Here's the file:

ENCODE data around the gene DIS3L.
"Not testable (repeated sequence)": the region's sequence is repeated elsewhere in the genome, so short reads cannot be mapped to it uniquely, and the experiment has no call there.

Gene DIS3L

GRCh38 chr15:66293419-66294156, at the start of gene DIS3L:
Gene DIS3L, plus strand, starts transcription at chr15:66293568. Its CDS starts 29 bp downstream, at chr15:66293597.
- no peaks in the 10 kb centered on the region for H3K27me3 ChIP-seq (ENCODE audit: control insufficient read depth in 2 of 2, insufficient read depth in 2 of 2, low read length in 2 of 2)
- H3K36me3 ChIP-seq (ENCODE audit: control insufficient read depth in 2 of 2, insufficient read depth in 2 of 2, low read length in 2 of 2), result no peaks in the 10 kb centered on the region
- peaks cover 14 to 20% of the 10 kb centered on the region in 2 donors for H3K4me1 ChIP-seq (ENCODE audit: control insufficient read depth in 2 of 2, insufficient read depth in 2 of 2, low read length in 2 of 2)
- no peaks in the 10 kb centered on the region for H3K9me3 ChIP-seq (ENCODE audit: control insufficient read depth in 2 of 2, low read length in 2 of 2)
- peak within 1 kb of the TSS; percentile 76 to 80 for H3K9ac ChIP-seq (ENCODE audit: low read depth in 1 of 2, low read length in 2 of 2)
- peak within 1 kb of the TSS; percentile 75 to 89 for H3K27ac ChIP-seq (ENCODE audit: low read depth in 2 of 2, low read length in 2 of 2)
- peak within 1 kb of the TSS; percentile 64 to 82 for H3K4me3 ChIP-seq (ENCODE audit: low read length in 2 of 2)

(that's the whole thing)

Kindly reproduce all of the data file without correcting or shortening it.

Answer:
ENCODE data around the gene DIS3L.
"Not testable (repeated sequence)": the region's sequence is repeated elsewhere in the genome, so short reads cannot be mapped to it uniquely, and the experiment has no call there.

Gene DIS3L

GRCh38 chr15:66293419-66294156, at the start of gene DIS3L:
Gene DIS3L, plus strand, starts transcription at chr15:66293568. Its CDS starts 29 bp downstream, at chr15:66293597.
- no peaks in the 10 kb centered on the region for H3K27me3 ChIP-seq (ENCODE audit: control insufficient read depth in 2 of 2, insufficient read depth in 2 of 2, low read length in 2 of 2)
- H3K36me3 ChIP-seq (ENCODE audit: control insufficient read depth in 2 of 2, insufficient read depth in 2 of 2, low read length in 2 of 2), result no peaks in the 10 kb centered on the region
- peaks cover 14 to 20% of the 10 kb centered on the region in 2 donors for H3K4me1 ChIP-seq (ENCODE audit: control insufficient read depth in 2 of 2, insufficient read depth in 2 of 2, low read length in 2 of 2)
- no peaks in the 10 kb centered on the region for H3K9me3 ChIP-seq (ENCODE audit: control insufficient read depth in 2 of 2, low read length in 2 of 2)
- peak within 1 kb of the TSS; percentile 76 to 80 for H3K9ac ChIP-seq (ENCODE audit: low read depth in 1 of 2, low read length in 2 of 2)
- peak within 1 kb of the TSS; percentile 75 to 89 for H3K27ac ChIP-seq (ENCODE audit: low read depth in 2 of 2, low read length in 2 of 2)
- peak within 1 kb of the TSS; percentile 64 to 82 for H3K4me3 ChIP-seq (ENCODE audit: low read length in 2 of 2)